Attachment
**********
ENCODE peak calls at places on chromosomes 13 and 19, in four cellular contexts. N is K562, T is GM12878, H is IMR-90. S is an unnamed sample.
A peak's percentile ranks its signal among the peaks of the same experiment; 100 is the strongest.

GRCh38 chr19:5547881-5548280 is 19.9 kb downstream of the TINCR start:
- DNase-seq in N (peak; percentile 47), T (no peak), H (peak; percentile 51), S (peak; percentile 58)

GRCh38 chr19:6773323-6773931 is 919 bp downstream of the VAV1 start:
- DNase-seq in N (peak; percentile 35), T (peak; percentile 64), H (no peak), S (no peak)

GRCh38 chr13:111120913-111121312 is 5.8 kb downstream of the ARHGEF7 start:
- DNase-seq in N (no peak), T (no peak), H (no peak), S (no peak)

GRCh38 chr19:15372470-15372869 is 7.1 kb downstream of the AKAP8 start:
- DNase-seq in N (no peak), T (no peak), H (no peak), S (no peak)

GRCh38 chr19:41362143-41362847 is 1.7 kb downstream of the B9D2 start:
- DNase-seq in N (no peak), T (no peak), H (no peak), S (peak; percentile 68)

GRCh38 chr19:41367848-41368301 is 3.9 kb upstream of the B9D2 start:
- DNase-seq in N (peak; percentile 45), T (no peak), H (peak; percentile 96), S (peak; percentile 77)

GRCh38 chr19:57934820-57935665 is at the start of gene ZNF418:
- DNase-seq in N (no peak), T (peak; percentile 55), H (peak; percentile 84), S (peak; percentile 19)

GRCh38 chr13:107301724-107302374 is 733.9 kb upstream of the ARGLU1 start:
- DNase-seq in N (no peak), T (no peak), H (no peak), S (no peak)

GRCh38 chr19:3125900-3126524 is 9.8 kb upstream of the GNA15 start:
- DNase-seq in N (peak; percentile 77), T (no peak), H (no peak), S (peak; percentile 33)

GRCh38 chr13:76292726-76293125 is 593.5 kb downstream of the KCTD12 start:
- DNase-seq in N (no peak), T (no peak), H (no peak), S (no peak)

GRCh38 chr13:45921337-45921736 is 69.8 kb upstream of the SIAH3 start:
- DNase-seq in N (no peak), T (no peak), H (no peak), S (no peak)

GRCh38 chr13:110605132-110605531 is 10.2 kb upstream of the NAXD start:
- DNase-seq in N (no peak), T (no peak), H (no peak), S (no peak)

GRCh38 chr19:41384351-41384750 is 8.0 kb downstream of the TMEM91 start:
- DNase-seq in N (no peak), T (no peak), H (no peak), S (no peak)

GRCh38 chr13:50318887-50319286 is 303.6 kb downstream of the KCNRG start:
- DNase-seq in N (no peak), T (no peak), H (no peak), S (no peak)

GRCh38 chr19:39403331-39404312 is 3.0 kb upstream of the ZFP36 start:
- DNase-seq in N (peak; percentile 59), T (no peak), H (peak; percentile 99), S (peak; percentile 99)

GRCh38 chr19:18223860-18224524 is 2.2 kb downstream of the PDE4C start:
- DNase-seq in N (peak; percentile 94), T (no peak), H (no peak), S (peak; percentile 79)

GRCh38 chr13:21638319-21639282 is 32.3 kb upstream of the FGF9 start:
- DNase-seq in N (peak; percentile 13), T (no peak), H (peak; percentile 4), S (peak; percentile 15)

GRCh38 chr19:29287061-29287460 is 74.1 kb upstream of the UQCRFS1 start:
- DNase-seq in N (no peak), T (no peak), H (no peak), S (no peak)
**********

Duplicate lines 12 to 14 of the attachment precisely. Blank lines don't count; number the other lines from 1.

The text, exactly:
- DNase-seq in N (no peak), T (no peak), H (no peak), S (peak; percentile 68)

GRCh38 chr19:41367848-41368301 is 3.9 kb upstream of the B9D2 start:
- DNase-seq in N (peak; percentile 45), T (no peak), H (peak; percentile 96), S (peak; percentile 77)